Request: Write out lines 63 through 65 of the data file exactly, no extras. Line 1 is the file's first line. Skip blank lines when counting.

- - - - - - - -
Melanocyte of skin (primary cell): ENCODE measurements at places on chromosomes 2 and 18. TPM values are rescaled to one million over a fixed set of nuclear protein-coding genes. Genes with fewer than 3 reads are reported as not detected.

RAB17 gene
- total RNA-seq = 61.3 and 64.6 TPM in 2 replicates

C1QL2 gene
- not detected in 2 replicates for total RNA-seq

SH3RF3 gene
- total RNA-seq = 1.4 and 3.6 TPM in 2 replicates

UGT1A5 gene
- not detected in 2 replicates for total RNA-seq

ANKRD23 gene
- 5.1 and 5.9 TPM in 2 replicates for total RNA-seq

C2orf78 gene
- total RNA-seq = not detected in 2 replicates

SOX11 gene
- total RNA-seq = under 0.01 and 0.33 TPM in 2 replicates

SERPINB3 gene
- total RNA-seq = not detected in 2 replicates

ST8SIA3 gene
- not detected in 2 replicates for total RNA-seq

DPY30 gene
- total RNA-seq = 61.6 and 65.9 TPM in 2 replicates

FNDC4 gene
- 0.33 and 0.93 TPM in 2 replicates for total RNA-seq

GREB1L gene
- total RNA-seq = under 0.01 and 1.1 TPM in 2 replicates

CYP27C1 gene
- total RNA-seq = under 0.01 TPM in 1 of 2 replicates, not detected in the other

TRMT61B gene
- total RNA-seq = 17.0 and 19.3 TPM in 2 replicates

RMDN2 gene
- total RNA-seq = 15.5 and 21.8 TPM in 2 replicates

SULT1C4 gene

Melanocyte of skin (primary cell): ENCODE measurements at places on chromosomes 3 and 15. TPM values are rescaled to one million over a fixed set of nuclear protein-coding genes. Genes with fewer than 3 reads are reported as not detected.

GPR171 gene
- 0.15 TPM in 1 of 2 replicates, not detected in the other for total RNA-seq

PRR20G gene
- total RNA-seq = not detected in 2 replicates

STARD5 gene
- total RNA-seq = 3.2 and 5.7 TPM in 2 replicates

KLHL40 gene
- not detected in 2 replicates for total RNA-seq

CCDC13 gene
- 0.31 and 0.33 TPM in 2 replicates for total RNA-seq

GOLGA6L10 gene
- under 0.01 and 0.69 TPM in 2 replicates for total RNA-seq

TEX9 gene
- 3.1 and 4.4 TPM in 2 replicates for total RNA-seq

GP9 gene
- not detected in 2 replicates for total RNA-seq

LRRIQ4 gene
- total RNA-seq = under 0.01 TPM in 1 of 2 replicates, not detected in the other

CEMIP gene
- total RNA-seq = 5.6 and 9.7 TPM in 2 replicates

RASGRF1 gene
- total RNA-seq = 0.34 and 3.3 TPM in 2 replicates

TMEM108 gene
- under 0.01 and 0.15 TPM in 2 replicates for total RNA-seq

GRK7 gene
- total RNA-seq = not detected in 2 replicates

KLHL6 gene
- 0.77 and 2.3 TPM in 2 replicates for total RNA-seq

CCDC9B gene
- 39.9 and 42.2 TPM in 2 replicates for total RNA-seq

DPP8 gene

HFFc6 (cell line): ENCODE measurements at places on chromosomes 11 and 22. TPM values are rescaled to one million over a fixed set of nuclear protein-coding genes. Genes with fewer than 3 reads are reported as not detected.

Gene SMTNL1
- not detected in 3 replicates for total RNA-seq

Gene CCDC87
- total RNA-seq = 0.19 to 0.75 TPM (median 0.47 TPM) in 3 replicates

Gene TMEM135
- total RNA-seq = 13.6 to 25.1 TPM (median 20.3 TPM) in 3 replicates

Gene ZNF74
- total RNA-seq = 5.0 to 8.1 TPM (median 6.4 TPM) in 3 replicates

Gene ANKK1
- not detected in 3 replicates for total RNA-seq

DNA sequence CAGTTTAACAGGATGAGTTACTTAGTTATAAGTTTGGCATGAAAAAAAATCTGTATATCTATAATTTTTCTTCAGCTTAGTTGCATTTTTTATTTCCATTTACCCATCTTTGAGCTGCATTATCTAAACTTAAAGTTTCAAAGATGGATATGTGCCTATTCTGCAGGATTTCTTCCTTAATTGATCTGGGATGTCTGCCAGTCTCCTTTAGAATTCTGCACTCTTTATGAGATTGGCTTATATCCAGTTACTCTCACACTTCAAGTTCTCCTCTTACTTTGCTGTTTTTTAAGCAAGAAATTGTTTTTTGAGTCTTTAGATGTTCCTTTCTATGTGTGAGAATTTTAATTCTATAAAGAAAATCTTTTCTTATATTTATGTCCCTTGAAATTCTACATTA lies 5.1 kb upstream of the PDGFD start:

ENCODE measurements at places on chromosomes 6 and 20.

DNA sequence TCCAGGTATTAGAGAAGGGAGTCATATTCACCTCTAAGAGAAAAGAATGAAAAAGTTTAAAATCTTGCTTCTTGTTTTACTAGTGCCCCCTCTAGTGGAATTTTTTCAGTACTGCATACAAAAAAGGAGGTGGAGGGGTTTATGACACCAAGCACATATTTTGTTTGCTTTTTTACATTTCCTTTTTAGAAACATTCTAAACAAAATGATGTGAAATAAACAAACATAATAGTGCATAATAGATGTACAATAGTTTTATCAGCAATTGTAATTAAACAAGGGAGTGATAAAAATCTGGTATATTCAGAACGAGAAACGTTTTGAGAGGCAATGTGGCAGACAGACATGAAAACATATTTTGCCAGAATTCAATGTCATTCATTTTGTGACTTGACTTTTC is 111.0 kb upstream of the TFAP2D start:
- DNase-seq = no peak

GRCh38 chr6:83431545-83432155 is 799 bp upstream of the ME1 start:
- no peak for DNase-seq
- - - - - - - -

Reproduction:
- 39.9 and 42.2 TPM in 2 replicates for total RNA-seq

DPP8 gene

HFFc6 (cell line): ENCODE measurements at places on chromosomes 11 and 22. TPM values are rescaled to one million over a fixed set of nuclear protein-coding genes. Genes with fewer than 3 reads are reported as not detected.